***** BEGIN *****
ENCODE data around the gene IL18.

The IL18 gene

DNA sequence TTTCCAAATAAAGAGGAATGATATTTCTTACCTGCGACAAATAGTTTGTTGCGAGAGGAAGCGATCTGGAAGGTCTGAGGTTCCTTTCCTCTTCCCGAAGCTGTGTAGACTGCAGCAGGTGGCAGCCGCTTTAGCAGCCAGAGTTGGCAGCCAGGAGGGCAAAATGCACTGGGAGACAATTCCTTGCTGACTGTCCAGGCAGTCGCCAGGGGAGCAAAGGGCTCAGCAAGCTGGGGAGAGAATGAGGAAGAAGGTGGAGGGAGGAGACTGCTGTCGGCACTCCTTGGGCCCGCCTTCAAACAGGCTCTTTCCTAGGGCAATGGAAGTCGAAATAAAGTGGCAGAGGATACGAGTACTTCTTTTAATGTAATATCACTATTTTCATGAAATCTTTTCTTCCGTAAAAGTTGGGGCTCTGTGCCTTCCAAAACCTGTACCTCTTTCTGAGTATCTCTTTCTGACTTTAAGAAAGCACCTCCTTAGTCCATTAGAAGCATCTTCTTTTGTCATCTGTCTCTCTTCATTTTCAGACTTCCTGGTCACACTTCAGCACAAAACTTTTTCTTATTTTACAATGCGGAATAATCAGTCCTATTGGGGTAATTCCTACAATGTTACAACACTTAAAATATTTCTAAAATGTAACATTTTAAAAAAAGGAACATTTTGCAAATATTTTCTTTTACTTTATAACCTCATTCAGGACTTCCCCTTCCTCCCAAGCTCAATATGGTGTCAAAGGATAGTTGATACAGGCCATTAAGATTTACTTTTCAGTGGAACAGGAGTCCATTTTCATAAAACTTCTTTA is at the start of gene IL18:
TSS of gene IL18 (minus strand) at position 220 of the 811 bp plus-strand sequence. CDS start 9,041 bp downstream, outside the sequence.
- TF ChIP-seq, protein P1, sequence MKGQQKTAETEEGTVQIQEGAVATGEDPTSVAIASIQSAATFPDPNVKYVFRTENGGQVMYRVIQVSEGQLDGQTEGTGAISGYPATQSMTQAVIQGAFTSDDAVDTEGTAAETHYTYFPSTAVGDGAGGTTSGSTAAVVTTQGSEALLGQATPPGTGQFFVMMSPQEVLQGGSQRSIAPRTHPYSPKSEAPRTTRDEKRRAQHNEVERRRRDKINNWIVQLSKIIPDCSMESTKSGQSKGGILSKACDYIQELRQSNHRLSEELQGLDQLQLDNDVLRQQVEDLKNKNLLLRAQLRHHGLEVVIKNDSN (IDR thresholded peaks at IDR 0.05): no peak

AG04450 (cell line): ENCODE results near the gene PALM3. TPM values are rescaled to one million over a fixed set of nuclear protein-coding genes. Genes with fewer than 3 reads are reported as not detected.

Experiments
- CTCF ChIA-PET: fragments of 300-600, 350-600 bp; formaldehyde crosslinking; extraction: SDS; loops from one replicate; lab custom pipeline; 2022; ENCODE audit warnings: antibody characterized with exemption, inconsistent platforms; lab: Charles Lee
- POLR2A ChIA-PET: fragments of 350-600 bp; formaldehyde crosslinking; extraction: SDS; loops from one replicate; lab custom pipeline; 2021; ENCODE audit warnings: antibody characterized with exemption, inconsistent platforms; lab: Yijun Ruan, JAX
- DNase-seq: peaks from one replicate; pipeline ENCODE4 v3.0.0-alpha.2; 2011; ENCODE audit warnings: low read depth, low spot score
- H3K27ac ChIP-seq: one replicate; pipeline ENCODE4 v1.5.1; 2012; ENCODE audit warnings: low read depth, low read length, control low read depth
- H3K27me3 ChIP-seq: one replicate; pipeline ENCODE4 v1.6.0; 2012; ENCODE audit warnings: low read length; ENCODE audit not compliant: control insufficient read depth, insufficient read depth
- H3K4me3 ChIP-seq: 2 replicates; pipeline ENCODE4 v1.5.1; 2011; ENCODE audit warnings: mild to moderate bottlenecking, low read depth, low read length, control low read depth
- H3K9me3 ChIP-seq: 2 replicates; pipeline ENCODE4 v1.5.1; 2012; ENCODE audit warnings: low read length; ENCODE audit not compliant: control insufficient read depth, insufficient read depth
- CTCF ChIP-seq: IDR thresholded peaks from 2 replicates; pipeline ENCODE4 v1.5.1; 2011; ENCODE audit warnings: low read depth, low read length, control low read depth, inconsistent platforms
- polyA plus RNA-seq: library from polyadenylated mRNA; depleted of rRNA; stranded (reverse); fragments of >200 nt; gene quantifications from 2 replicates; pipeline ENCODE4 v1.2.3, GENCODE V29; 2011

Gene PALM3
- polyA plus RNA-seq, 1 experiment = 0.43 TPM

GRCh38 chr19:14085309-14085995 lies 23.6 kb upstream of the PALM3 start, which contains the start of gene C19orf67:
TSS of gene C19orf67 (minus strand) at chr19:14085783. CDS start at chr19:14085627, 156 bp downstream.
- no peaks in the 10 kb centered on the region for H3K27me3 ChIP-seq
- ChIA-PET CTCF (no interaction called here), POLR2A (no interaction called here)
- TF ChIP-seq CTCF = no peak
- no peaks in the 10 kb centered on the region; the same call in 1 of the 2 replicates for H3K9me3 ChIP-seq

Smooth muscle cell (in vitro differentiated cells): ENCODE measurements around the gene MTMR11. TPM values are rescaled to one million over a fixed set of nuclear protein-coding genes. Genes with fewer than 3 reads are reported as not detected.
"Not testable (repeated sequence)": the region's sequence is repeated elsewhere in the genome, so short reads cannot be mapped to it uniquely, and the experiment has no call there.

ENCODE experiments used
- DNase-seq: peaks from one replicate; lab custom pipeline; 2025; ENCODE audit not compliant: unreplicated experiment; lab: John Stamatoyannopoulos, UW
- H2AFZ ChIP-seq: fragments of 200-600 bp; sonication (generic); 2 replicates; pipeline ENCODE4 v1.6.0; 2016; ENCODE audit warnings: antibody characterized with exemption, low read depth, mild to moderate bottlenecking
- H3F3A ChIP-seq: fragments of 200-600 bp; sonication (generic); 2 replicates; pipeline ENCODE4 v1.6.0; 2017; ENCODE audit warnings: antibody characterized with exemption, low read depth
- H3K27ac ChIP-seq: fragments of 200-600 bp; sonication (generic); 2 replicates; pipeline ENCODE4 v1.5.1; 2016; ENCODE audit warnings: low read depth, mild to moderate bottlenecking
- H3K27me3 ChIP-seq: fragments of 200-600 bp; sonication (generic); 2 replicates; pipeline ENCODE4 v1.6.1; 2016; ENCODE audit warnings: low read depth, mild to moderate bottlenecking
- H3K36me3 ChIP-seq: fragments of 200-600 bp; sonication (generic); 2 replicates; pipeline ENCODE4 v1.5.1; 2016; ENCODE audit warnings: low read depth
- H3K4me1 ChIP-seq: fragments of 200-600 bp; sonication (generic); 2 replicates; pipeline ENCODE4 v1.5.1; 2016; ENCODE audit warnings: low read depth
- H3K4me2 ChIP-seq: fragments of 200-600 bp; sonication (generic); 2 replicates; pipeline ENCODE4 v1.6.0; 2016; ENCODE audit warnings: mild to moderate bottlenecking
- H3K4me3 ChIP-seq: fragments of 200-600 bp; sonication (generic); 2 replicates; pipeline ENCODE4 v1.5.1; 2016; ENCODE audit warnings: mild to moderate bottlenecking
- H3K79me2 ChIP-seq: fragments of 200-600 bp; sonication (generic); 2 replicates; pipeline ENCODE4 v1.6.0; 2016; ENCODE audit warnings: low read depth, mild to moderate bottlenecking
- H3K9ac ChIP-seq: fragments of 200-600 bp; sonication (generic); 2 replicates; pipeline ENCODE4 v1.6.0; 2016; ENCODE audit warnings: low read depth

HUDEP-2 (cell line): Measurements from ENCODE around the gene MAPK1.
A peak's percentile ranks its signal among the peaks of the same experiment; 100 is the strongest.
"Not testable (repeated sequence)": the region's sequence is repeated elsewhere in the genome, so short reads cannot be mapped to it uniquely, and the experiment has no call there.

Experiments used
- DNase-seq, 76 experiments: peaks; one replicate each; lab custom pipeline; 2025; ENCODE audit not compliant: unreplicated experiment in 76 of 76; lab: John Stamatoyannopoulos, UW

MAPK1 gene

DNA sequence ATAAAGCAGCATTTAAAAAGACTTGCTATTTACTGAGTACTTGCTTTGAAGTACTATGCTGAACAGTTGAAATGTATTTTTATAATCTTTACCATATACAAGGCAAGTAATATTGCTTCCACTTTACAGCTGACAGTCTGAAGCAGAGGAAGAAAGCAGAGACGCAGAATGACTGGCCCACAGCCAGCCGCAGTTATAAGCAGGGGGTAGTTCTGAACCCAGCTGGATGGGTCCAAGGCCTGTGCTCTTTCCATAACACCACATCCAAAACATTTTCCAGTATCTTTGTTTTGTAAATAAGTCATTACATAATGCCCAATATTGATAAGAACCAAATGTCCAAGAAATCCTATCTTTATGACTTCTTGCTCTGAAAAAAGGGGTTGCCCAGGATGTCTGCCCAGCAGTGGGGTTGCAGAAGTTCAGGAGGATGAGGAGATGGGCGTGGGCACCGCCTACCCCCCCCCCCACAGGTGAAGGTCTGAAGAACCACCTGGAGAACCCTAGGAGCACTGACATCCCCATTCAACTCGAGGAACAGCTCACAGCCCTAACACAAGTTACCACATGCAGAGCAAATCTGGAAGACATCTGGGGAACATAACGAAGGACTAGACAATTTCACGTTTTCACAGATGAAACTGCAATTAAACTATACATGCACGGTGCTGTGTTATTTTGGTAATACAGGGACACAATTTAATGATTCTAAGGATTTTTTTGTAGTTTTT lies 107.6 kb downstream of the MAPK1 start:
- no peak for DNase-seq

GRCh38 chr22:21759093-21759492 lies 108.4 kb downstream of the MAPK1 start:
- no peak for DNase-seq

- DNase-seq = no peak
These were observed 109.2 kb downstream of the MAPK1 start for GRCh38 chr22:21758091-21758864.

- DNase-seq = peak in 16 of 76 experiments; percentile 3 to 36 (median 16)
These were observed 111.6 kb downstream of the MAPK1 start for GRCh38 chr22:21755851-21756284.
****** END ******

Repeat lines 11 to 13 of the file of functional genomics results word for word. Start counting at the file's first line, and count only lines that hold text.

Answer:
- H3K27ac ChIP-seq: one replicate; pipeline ENCODE4 v1.5.1; 2012; ENCODE audit warnings: low read depth, low read length, control low read depth
- H3K27me3 ChIP-seq: one replicate; pipeline ENCODE4 v1.6.0; 2012; ENCODE audit warnings: low read length; ENCODE audit not compliant: control insufficient read depth, insufficient read depth
- H3K4me3 ChIP-seq: 2 replicates; pipeline ENCODE4 v1.5.1; 2011; ENCODE audit warnings: mild to moderate bottlenecking, low read depth, low read length, control low read depth